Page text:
A backhoe operator dug a deep hole in the lawn with such careful attention that his coworker yelled with delight, “You’re a sculptor!” That might seem like an odd way to describe someone operating heavy machinery, but his coworker was commenting on the preciseness of his work in shaping this deep hole.
We may not be sculptors by trade, but we all can work with similar precision in shaping our thoughts. The Discoverer and Founder of Christian Science, Mary Baker Eddy, explains: “We are all sculptors, working at various forms, moulding and chiseling thought. What is the model before mortal mind? Is it imperfection, joy, sorrow, sin, suffering? Have you accepted the mortal model? Are you reproducing it?” (Science and Health with Key to the Scriptures, p. 248).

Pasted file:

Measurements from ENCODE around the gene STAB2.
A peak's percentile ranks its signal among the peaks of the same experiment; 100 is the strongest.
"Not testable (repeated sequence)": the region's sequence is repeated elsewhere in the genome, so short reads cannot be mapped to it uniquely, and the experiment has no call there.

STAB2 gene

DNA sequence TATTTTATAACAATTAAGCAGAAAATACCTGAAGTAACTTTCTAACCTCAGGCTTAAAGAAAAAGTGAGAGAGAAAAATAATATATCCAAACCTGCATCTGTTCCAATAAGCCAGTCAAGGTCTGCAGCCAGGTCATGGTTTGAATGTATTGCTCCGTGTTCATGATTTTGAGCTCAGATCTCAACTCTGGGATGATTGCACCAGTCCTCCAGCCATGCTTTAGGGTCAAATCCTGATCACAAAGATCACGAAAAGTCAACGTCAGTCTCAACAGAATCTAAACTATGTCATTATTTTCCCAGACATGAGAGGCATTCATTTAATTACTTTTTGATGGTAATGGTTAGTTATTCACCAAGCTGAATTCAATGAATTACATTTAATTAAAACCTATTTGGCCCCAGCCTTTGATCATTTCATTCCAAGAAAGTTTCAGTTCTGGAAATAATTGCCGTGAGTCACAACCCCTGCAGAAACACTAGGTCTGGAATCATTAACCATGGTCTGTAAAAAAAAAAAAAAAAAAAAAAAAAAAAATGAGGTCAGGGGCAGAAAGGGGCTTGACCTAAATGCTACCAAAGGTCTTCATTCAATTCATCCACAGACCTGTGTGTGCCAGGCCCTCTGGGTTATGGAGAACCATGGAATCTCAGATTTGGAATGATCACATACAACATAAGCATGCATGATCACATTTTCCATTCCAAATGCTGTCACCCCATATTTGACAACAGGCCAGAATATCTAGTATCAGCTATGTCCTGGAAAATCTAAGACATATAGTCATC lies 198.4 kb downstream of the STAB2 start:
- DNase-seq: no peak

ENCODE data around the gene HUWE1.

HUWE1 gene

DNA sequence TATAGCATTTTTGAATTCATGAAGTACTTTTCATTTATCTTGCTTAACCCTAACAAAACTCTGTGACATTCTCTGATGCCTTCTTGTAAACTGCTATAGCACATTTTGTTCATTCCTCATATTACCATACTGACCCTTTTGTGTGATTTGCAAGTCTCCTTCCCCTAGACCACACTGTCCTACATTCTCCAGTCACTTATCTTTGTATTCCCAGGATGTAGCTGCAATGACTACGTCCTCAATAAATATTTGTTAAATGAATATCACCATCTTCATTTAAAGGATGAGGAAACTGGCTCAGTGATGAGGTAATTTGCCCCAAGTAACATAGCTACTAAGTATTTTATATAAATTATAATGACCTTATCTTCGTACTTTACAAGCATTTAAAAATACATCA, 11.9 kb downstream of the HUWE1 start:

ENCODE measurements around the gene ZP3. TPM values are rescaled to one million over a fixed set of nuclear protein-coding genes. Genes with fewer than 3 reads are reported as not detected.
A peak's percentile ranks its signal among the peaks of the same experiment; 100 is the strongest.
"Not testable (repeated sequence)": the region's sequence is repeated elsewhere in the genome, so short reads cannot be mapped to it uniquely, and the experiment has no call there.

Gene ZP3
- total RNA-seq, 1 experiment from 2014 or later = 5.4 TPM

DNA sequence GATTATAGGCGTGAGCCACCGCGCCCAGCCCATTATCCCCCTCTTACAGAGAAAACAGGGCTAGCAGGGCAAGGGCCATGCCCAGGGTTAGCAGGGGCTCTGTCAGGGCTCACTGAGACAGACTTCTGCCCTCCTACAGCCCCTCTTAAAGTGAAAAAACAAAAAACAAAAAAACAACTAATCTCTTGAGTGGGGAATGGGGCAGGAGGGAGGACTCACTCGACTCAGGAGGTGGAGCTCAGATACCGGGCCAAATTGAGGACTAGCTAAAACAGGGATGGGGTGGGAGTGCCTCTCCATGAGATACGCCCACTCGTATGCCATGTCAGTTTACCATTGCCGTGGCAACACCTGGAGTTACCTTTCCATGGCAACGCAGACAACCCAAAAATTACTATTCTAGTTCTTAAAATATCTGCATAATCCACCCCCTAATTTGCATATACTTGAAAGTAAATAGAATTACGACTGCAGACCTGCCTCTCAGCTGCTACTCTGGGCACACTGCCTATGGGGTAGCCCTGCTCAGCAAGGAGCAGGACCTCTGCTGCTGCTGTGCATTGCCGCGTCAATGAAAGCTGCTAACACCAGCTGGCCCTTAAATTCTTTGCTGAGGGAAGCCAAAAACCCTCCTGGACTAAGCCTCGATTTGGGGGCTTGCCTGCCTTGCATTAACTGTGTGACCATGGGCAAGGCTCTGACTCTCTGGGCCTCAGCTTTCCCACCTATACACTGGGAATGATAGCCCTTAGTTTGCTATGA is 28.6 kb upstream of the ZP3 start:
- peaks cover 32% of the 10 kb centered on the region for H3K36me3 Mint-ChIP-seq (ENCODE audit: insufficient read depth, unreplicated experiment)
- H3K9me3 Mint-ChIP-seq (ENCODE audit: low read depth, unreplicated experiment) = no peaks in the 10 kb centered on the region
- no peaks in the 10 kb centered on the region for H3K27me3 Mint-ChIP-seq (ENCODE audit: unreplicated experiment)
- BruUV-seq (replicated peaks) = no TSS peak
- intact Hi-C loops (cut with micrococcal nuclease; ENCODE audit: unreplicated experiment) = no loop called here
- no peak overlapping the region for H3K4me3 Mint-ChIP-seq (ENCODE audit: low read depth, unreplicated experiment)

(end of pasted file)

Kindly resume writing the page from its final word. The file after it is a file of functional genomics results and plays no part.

It’s easy to accept the prevalent view that we’re mere mortals who can’t do much to change our health, happiness, and well-being. Not long ago a friend who is a Christian Scientist told me he was praying about some challenges, but felt he wasn’t getting very far. We talked regularly, and his love for God was growing, but at one point he said, “Praying this morning, I felt very close to God. Still no answer when I ask Him what He wants me to do. I have doubts.”